Dr. Carol Sawyer
Office Hours

LSCB RM# 325
12:30 - 1:30; 3 - 4 M /
2 -4 T / 2 -4 TH
Ph: (251) 460-6169
Dr. Carol Sawyer
Associate Professor

Research Interests
  • Geomorphology
  • Mountain Geography
  • Periglacial Geomorphology
  • Field Methods in Geography


Dr. Carol F. Sawyer is a geomorphologist and an Associate Professor of Geography in the Department of Earth Sciences at the University of South Alabama. She received her B.Sc. from Montana State University-Bozeman, M.Sc. from Southwest Texas State University, and her Ph.D. from Texas State University (formerly Southwest Texas State University). Dr. Sawyer focuses on landscape-scale and micro-scale regions and how those places react and adjust to change, i.e. climate change, disturbances (animal, natural), and human-induced changes. She focuses specifically on mountain regions and their landforms, including mass wasting (debris flows and avalanches), and changes in the alpine treeline regions of the Western U.S. mountains. Dr. Sawyer’s most recent research has been in the Olympic Mountains of Western Washington.

Dr. Sawyer enjoys working with undergraduate students in the field or in the lab. If you are interested in working on any of these projects, please send her an email or stop by her office.

Selected Publications

Sawyer, Carol F., Donald Brinkman, Vincent D. Walker, Tyler D. Covington, Elizabeth A. Stienstraw. 2012. The Zoogeomorphic Characteristics of Burrows and Burrowing by the Nine-banded Armadillo (Dasypus novemcinctus). Geomorphology 157-158: 122-130.

Sawyer, Carol F. 2012. Classics Revisited: Washburn’s Classification of Patterned Ground and Review of Suggested Origins. Geological Society of America Bulletin 67, 823-865 (1956). Progress in Physical Geography 36 (3): 440-448.

Butler, David R. and Carol F. Sawyer. 2012. Introduction to the Special Issue - Zoogeomorphology and Ecosystem Engineering. Geomorphology 157-158: 1-5.

Sawyer, Carol F., David R. Butler, and Mary Curtis. 2010. Using Webcams to Show Change and Movement in the Physical Environment. Journal of Geography 109(6): (251) 263.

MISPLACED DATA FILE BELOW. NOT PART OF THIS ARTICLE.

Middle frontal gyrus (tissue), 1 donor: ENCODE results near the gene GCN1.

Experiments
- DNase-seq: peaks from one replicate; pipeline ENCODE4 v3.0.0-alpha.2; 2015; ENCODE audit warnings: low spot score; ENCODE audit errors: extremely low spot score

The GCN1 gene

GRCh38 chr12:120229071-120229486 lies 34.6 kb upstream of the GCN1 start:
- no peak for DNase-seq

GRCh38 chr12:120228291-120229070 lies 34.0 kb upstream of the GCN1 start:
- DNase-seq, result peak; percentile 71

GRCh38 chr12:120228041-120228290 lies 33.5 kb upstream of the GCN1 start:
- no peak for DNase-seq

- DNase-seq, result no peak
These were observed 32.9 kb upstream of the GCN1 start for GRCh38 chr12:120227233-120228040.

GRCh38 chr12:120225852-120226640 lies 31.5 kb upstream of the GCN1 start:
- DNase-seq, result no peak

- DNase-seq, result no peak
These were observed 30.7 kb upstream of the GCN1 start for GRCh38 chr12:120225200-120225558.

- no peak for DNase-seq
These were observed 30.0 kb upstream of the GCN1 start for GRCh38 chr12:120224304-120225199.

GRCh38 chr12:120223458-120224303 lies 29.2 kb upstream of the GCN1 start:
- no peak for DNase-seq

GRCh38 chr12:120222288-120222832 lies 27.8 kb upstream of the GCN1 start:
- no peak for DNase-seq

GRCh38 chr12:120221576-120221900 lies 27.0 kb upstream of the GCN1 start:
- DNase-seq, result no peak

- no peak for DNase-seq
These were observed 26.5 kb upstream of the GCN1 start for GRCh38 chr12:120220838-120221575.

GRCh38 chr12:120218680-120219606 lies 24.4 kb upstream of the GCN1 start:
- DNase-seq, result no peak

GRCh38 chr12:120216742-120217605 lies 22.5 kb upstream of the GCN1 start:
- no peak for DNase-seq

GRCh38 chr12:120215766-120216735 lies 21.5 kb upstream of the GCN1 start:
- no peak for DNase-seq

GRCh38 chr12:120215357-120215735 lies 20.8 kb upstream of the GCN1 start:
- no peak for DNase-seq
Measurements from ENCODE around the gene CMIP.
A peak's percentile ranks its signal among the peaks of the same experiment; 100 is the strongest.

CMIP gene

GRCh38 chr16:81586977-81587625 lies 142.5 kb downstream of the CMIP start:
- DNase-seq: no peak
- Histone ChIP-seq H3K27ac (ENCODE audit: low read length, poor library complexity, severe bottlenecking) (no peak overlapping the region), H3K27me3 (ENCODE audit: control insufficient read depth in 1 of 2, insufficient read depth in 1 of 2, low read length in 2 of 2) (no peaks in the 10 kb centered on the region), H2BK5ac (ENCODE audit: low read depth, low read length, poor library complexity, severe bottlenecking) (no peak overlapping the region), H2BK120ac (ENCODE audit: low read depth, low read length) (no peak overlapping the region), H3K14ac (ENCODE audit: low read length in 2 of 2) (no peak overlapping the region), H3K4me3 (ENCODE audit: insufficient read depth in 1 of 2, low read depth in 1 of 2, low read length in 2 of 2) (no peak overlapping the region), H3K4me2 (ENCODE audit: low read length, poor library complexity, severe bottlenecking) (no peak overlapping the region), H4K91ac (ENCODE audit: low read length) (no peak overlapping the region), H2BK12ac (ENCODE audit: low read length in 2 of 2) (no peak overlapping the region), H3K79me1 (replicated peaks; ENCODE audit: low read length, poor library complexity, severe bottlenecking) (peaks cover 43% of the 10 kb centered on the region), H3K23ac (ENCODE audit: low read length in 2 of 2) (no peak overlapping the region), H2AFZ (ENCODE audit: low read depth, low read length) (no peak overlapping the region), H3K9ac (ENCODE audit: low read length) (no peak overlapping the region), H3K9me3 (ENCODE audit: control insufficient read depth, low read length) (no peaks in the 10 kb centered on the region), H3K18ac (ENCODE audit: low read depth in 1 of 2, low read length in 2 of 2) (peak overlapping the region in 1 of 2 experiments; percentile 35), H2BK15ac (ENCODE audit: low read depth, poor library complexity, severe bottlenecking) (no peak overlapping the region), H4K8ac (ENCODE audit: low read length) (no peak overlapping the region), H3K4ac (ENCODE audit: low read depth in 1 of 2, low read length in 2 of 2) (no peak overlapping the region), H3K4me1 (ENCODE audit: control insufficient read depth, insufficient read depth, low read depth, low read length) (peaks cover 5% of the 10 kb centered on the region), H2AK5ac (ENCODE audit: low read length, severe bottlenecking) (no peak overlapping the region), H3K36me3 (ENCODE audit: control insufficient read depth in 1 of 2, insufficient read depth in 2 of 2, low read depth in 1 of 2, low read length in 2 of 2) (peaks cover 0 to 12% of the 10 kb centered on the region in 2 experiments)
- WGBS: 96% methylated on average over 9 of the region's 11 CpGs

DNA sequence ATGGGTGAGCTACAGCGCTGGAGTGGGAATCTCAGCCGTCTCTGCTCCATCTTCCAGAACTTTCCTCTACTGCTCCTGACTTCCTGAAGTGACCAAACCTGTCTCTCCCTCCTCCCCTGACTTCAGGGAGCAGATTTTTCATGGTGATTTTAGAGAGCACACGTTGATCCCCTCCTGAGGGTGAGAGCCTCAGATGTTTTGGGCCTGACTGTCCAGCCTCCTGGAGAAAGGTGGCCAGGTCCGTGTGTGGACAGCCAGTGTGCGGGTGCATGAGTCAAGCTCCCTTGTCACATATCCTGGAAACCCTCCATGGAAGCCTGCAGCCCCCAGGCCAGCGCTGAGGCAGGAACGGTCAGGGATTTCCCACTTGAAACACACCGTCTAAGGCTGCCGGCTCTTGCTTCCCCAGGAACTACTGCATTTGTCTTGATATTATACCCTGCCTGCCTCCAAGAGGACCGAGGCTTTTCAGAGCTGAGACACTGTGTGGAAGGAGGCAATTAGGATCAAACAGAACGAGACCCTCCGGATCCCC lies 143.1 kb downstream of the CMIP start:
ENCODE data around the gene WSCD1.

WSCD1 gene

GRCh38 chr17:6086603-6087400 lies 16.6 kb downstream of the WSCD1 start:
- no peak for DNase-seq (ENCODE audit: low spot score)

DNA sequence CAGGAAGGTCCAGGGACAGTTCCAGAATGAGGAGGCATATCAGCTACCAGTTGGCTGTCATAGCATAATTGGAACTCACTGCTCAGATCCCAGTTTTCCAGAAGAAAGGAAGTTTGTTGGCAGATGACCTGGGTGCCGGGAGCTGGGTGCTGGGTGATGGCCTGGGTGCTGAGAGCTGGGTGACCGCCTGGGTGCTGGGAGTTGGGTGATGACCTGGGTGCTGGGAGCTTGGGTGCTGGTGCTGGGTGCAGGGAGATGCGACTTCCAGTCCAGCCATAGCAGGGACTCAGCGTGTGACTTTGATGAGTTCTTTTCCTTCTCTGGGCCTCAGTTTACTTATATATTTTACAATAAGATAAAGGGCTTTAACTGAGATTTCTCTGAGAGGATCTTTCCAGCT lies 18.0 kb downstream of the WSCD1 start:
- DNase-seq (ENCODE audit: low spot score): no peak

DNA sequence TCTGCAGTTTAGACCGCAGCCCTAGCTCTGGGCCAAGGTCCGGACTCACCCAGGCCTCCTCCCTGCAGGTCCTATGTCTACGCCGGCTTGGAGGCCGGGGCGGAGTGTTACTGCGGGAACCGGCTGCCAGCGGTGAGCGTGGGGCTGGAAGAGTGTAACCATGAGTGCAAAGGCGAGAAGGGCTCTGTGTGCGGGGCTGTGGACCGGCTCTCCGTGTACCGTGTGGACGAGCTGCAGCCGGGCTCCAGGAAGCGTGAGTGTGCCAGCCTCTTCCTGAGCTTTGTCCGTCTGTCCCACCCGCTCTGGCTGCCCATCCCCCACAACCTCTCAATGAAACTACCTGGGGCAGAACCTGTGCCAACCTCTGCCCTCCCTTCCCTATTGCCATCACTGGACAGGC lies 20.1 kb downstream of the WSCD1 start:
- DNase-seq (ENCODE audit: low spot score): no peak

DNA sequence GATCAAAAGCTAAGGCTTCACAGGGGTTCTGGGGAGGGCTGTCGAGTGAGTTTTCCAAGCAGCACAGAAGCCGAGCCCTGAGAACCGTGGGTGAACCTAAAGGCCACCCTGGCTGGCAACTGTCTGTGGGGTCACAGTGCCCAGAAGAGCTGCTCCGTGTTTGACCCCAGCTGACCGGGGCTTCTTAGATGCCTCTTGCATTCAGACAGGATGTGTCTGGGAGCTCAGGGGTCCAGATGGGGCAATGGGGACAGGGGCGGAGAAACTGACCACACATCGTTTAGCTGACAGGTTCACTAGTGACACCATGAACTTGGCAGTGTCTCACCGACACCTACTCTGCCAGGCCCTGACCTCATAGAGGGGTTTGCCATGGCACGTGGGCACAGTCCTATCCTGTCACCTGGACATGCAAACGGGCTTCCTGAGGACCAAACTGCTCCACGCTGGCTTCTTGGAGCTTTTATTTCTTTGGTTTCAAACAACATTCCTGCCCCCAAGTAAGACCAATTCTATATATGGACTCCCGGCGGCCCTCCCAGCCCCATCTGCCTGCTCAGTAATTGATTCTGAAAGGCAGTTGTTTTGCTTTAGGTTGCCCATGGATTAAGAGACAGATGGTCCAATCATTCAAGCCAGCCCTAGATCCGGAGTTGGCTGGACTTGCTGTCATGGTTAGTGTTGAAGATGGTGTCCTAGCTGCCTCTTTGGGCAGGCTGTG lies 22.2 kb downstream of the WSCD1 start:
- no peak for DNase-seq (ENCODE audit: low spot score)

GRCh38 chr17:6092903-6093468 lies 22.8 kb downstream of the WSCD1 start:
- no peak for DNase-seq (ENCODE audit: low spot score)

Butler, David R., Carol F. Sawyer, and Jacob A. Maas. 2010. Tree-ring dating of snow avalanches in Glacier National Park, Montana, USA In: Tree Rings and Natural Hazards (Markus Stoffel, Michelle Bollschweiler, David R. Butler, and Brian H. Luckman, eds.) Dordrecht: Springer, 33-44.

Butler, David R., Jacob A. Maas, and Carol F. Sawyer. 2009. Traumatic Resin Ducts in Tree Rings: Advancing Tree-Ring Dating of Snow Avalanches in Glacier National Park, Montana. Papers and Proceedings of the Applied Geography Conferences 32, October 2009, Baton Rouge, LA, 181-88.

Butler, David R., George P. Malanson, Lynn M. Resler, Stephen J. Walsh, Forrest D. Wilkerson, Ginger L. Schmid, and Carol F. Sawyer. 2009. Geomorphic Patterns and Processes at Alpine Treeline. In: The Changing Treeline of Glacier National Park, Montana, U.S.A.(D. R. Butler, G. P. Malanson, S. J. Walsh, and D. B. Fagre, ed.), Amsterdam: Elsevier, 63-84.

Butler, David R. and Carol F. Sawyer. 2008. Dendrogeomorphology and High Magnitude Snow Avalanches: A Review and Case Study. Natural Hazards and Earth System Sciences, 8: 303-309.

Sawyer, Carol F. and David R. Butler. 2006. The Use of Historical Picture Postcards as Photographic Sources for Examining Environmental Change: Promises and Problems.  Geocarto International, 21 (3): 73-80.

Sawyer, Carol F. and David R. Butler. 2006. A Chronology of High-Magnitude Snow Avalanches Reconstructed from Archived Newspapers. Disaster Prevention and Management: An International Journal, 15 (2): 313-24.

Sawyer, Carol F. and David R. Butler. 2004. Landslide Aspect: A Methodological Approach to Circular Data for Hazard Analysis. Papers of the Applied Geography Conferences 27, October 2004, St. Louis, MO, 67-74.

Viertel, David C., Carol F. Sawyer, J. Ronald Eyton, and David R. Butler. 2003. The Application of Artificially Induced Stereo Visualization for Landslide Identification in Yellowstone National Park. Papers and Proceedings of the Applied Geography Conferences 26, November 2003, Colorado Springs, CO, 307-12.

  • GEO 101 - Atmospheric Processes
  • GEO 102 - Landscape Processes
  • GEO/GY 310 – Environmental Earth Sciences
  • GEO 313 – Geography of U.S. and Canada
  • GEO 314 – Geography of Europe
  • GEO 317 – Mountain Geography
  • GEO 405 – Natural Hazards and Disasters
  • GEO 412 – Physiography of North America
  • GEO 435 –  Research Methods
  • GEO 485 –  Seminar in Geographic Thought